Here's what I've already learned from the inspiring and scientifically-based work of Kelly McGonigal, PhD: what it means to say yes to my goals, to understand that I do have the power to change things in my life, and how stress can actually work with me instead of against me.
Kelly McGonigal, PhD is a health psychologist and lecturer at Standford University. Her TED talk called How to Make Stress Your Friend is thought provoking, inspiring, and has had over 2 million views.
When I heard her speak at a women's conference in Boulder, CO in October 2013, I knew that I wanted to interview her for The We Belong Project, to find out what wisdom she might have to share with sexual minority women (and the larger LGBTQ community).
Here's my Q&A with Kelly McGonigal.
We talk about minority stress, shame and stress resilience. I hope you glean some great takeaways from our written conversation. I know I have.
TWBP: Dr. McGonigal, thank you so very much for doing this interview around dealing with minority stress. Your work around stress resilience is so helpful to me, personally, and I know it will be to my readership, as well.
In your perspective, how is minority stress like, or unlike, other types of stress human beings face?
DR. McGONIGAL: The biggest difference is that minority stress relates to something that is unchangeable – some aspect of the self, like race, gender identity, or sexual orientation – that is essential to who you are.
The human stress response is designed to help us survive emergencies, fix solvable problems, or navigate temporary social circumstances. It focuses our attention and floods us with energy, but in a way that is not sustainable as a default way of functioning.
So when the source of stress is related to something we do not want to “fix” (ourselves), is pervasive rather than occasional (e.g. living or working in a place where you experience stigma), or is unlikely to change in the short-term (e.g., society’s perspective), our brain’s and body’s usual ways of responding to stress is unlikely to be helpful. It may motivate us to try to change the world, but it’s just as likely to make us unable to sleep at night.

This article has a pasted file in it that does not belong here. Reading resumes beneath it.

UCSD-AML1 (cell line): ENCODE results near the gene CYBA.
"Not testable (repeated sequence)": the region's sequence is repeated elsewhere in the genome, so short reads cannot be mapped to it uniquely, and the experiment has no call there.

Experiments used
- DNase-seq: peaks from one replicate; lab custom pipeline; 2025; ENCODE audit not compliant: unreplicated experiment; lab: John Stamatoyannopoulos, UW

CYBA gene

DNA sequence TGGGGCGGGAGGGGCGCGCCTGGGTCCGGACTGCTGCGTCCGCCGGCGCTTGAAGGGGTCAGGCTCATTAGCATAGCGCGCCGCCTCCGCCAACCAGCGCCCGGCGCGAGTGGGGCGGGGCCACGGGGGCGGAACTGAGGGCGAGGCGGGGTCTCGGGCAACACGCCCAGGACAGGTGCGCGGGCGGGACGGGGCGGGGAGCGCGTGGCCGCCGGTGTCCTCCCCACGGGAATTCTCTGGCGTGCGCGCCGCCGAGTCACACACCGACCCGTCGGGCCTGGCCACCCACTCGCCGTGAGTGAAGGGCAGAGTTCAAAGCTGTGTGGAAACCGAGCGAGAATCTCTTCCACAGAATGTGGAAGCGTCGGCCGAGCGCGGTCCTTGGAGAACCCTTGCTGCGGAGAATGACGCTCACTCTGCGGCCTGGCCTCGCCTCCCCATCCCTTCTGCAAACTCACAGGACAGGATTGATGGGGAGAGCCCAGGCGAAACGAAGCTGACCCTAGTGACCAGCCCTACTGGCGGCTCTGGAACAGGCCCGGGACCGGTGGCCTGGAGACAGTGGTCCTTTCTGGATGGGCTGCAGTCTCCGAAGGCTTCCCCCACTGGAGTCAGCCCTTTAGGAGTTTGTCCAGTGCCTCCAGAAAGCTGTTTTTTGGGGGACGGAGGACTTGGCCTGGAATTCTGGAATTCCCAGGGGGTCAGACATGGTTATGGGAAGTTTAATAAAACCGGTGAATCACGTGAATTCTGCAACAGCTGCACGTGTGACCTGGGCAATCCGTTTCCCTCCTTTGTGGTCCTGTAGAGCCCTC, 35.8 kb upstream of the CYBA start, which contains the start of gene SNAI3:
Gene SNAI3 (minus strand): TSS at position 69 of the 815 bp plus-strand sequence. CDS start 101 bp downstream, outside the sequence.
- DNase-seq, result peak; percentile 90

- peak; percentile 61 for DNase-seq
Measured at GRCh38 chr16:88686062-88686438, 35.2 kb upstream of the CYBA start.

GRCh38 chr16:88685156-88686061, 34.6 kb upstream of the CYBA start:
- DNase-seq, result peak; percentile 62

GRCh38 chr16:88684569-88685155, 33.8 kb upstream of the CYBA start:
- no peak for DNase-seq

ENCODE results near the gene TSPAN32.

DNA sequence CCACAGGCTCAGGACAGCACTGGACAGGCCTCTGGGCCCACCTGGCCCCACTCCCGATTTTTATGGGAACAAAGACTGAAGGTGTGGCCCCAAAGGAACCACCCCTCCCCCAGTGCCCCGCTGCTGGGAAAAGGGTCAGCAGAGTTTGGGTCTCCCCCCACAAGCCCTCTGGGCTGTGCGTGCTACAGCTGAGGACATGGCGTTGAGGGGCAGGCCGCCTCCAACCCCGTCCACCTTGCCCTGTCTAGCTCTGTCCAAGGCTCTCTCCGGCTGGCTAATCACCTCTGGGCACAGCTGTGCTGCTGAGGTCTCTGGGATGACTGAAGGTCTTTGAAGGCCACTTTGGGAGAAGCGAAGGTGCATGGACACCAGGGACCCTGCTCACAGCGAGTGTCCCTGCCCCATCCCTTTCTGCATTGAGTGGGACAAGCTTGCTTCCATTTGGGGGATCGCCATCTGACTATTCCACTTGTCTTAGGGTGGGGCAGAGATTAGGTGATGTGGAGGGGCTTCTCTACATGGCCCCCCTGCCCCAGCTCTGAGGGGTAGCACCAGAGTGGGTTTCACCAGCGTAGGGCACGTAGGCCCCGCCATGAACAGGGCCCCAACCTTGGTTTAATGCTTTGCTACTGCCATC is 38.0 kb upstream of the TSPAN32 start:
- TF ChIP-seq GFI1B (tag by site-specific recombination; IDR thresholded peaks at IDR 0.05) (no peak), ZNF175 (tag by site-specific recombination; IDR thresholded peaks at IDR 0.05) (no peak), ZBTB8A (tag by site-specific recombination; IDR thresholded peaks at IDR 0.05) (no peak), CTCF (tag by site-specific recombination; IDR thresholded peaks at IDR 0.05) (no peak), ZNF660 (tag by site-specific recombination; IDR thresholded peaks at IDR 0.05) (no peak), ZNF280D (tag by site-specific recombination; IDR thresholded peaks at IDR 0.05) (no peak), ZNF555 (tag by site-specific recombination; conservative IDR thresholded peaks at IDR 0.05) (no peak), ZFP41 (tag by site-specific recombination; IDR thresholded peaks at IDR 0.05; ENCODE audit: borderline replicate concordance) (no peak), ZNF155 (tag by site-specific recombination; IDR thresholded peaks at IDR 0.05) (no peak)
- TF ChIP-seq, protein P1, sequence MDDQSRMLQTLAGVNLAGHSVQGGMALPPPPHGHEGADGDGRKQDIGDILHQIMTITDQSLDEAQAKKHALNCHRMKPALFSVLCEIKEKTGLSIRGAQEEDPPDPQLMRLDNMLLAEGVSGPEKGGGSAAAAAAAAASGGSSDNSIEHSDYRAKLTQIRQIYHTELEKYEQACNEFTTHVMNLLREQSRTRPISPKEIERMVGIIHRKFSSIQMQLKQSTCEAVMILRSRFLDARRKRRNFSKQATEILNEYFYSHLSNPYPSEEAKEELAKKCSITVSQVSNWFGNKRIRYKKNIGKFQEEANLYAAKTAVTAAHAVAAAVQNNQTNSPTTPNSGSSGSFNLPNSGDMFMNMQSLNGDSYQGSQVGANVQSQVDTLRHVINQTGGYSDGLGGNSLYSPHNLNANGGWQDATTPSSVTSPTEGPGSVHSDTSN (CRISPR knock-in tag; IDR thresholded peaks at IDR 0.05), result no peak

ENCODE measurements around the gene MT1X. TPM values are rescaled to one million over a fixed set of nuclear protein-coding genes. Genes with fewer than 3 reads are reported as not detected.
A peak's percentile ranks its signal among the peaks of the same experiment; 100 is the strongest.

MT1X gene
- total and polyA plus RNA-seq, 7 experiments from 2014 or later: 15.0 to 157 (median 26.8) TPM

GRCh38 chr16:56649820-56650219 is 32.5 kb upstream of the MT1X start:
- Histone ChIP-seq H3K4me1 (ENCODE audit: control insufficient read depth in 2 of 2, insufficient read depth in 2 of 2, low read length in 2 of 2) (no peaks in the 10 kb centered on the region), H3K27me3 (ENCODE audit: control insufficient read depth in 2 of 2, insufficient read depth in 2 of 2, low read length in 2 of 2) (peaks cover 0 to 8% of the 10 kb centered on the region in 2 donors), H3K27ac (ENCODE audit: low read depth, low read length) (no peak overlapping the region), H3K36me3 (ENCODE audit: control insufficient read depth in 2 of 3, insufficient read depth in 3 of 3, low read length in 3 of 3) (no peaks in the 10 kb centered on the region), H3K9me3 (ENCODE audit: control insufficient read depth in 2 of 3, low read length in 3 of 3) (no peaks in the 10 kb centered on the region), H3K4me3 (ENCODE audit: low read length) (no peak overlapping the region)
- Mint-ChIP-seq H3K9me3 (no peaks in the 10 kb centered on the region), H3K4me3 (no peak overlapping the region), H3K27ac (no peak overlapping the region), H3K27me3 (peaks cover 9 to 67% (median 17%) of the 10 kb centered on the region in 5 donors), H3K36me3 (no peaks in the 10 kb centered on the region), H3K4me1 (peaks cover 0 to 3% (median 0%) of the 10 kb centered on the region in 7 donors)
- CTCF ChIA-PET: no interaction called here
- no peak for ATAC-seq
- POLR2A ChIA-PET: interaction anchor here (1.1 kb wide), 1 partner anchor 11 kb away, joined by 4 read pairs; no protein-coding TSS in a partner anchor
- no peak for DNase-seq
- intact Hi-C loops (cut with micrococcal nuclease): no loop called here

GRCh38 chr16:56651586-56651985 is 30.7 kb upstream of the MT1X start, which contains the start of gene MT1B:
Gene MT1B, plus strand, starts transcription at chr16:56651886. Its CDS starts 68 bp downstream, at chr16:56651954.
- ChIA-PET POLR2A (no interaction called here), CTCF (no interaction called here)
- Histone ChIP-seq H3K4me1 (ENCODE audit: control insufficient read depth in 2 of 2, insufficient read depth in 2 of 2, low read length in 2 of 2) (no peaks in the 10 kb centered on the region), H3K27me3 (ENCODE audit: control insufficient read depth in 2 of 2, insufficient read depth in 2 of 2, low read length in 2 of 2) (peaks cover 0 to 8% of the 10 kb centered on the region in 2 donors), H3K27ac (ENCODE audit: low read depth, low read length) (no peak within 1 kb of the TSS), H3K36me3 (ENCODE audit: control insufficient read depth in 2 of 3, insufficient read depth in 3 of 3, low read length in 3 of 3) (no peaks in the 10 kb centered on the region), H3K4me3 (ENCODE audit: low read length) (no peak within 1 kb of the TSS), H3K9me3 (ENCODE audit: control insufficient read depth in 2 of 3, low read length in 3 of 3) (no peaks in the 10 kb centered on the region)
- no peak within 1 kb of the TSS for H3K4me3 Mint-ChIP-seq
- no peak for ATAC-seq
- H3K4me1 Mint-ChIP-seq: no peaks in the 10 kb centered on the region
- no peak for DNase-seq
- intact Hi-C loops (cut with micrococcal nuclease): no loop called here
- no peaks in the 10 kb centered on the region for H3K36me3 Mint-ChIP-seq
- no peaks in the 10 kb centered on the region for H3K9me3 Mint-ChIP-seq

I believe this is why of all the forms of chronic stress, stress related to the “self,” and related to social status/belonging seem to have the largest consequences on well-being.
TWBP: What can a woman of sexual minority do to help improve happiness and overall well-being for herself when she may be surrounded by judgment from others? What can we do as individuals who are part of a minority population when we feel misunderstood, judged and are shamed?
DR. McGONIGAL: One of the least-appreciated aspects of the biological stress response is that stress can make us social. When we experience stress, the body produces a neurohormone called oxytocin that increases our desire to connect with friends and family. Oxytocin can increase also increase a sense of belonging to your “tribe,” and your willingness to help others in your tribe.
I believe it is this impulse to connect that will save us from both the psychological and physical harm of chronic stress. It also is the antidote to the shame or isolation we can feel when the stress is caused by stigma, discrimination, stereotypes, or judgment. Biologically, women are especially predisposed to connect under stress, and we need to trust this instinct. Shame can suppress this instinct, so we need to train ourselves to let shame become a signal to connect.
Connecting with people who understand your experience is an important strategy – to receive support and understanding. But so is looking for other people who need your support. Research shows that helping others is one of the best ways to reduce the harmful effects of stress, psychologically and biologically.
TWBP: In your work, you talk about stress resilience. What does that mean and how can developing resilience help a woman of sexual minority who is experiencing minority stress?